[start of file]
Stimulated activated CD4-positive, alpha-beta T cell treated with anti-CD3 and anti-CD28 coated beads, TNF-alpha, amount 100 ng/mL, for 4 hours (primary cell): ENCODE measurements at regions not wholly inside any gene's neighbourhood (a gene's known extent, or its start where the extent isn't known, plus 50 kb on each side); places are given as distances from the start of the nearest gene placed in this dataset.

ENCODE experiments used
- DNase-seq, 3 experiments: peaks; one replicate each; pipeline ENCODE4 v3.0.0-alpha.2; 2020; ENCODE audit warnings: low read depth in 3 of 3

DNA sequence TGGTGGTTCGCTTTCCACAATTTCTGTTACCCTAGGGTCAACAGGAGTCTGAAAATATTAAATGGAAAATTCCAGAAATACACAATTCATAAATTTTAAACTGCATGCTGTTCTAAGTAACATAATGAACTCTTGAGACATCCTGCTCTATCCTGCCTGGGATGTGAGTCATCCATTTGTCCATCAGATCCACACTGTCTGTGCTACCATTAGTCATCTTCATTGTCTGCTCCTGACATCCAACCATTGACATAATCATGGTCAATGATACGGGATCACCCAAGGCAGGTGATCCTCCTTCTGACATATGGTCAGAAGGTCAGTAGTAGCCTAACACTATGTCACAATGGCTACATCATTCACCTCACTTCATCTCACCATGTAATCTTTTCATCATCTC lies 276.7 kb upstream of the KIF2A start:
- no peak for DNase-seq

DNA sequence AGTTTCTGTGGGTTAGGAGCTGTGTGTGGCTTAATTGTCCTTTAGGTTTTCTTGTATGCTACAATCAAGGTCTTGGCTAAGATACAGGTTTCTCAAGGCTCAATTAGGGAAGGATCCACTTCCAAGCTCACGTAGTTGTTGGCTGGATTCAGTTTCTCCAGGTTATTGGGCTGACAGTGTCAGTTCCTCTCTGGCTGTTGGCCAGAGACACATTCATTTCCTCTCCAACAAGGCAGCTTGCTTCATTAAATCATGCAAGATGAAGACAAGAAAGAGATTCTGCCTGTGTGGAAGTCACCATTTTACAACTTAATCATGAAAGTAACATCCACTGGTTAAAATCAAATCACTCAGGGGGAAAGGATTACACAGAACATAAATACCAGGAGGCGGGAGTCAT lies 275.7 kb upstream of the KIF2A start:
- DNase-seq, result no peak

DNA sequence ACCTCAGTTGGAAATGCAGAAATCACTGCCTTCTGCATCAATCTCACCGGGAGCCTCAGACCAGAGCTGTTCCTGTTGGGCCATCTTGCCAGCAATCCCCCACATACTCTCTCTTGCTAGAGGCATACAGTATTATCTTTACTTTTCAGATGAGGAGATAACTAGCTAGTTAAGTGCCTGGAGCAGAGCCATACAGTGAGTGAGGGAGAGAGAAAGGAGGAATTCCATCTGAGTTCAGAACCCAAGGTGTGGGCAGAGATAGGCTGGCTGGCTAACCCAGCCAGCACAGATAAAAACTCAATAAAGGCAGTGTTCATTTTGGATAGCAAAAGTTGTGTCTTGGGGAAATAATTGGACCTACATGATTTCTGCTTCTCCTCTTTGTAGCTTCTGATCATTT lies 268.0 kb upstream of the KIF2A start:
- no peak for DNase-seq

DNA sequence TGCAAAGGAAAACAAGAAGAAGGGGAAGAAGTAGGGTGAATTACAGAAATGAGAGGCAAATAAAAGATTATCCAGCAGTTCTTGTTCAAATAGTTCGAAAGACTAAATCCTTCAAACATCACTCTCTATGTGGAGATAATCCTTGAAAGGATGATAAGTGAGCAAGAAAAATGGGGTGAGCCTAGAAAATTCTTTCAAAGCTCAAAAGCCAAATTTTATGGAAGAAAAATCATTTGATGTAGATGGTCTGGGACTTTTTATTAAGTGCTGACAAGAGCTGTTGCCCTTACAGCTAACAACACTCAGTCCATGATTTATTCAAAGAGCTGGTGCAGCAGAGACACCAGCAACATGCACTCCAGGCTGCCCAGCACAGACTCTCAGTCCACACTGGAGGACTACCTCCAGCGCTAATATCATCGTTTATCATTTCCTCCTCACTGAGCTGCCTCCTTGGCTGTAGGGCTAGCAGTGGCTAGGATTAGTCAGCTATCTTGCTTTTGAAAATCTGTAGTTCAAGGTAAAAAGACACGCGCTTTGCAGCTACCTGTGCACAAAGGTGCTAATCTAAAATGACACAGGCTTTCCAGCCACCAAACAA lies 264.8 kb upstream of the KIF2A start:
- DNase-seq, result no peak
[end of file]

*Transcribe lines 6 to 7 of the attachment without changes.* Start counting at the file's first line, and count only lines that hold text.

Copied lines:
DNA sequence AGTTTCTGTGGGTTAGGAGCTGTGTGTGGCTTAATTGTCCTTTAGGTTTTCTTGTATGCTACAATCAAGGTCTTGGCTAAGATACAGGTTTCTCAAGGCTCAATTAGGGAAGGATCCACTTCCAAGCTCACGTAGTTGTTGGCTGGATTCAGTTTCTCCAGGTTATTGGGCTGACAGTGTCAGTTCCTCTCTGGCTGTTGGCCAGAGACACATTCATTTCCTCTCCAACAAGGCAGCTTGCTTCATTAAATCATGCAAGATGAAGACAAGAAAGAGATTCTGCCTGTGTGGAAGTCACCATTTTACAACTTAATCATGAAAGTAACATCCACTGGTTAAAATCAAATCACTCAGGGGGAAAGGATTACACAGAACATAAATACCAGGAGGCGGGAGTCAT lies 275.7 kb upstream of the KIF2A start:
- DNase-seq, result no peak